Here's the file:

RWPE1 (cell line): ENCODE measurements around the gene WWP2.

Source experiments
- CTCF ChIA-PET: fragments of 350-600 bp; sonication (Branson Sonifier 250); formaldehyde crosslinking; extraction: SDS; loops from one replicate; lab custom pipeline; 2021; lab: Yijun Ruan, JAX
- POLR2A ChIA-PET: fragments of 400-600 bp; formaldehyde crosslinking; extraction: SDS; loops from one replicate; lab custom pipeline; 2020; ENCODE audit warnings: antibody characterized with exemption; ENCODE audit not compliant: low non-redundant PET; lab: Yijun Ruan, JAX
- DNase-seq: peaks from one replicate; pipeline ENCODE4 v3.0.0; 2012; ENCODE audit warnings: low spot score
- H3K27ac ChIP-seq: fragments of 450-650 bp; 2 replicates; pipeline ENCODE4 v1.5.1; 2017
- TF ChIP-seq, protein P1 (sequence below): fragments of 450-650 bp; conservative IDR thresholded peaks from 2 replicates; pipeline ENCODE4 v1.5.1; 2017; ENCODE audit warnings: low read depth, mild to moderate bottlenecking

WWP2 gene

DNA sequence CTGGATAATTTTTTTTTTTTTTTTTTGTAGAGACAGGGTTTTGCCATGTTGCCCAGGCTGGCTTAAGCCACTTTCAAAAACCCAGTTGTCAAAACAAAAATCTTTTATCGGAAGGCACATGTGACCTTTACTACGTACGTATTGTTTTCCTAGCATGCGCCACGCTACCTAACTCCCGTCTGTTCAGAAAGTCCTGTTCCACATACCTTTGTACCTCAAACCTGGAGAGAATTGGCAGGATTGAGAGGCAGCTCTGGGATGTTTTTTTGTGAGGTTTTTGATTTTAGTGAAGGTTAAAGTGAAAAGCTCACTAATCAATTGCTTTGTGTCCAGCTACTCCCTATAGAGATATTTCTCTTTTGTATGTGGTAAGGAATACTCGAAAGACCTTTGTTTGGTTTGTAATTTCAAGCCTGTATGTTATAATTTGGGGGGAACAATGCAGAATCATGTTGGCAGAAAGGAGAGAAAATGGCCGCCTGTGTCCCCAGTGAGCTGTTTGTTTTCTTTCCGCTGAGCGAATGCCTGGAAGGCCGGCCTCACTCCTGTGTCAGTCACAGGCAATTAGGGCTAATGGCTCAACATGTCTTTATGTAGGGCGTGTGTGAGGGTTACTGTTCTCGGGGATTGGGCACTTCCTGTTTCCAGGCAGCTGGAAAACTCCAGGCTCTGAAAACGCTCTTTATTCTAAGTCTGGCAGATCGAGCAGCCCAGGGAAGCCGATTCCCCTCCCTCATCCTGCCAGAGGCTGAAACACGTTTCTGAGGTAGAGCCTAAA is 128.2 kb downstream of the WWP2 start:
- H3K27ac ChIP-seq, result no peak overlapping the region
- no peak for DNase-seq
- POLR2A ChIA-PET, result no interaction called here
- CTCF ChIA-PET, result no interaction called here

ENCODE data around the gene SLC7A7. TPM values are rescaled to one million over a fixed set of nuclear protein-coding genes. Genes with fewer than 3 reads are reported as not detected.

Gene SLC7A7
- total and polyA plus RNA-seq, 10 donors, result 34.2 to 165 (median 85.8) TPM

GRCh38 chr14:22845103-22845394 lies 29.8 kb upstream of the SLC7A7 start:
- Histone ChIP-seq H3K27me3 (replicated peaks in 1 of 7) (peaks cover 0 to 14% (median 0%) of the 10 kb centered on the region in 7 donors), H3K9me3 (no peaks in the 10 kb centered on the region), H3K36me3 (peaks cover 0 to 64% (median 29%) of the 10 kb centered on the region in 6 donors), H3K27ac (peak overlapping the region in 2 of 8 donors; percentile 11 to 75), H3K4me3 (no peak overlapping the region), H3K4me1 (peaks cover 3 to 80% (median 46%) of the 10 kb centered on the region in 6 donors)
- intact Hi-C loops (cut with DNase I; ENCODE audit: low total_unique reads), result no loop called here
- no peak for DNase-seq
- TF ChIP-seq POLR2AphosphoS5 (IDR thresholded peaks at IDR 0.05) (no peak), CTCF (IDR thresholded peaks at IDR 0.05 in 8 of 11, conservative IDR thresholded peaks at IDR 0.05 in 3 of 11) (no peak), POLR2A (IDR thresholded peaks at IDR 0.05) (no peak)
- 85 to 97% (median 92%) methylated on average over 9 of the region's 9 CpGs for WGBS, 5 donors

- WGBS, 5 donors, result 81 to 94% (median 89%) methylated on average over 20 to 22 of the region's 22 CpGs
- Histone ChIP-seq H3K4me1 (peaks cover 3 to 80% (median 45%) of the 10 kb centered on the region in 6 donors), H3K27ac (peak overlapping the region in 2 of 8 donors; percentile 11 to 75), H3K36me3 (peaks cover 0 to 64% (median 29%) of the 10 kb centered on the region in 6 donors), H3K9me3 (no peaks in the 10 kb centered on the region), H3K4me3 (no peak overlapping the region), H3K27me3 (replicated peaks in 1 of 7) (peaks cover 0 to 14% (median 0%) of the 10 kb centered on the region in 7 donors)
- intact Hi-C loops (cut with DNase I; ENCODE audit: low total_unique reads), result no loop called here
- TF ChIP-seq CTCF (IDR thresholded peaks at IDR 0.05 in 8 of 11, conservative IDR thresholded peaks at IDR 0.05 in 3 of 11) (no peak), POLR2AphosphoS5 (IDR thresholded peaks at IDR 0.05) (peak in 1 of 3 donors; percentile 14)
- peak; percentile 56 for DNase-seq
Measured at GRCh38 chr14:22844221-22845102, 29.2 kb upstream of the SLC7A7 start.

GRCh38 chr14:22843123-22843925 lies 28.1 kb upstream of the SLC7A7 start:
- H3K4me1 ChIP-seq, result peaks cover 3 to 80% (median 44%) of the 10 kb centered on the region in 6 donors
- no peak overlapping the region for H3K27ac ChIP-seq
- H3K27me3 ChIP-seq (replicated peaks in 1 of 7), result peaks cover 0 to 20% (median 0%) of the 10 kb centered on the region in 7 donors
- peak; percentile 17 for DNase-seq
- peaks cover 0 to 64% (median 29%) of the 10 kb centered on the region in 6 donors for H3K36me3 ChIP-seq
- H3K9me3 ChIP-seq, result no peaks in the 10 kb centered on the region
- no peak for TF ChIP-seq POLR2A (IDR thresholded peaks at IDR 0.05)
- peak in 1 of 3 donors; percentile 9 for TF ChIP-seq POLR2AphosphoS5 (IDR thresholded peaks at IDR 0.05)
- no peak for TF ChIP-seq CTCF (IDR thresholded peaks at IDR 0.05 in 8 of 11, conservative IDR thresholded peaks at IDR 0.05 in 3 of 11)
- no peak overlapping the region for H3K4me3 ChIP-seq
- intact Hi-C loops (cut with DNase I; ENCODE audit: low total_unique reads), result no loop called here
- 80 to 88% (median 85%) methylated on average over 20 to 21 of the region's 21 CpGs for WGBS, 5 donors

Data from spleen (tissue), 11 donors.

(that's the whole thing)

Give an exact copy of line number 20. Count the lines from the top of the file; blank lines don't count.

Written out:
- no peak for DNase-seq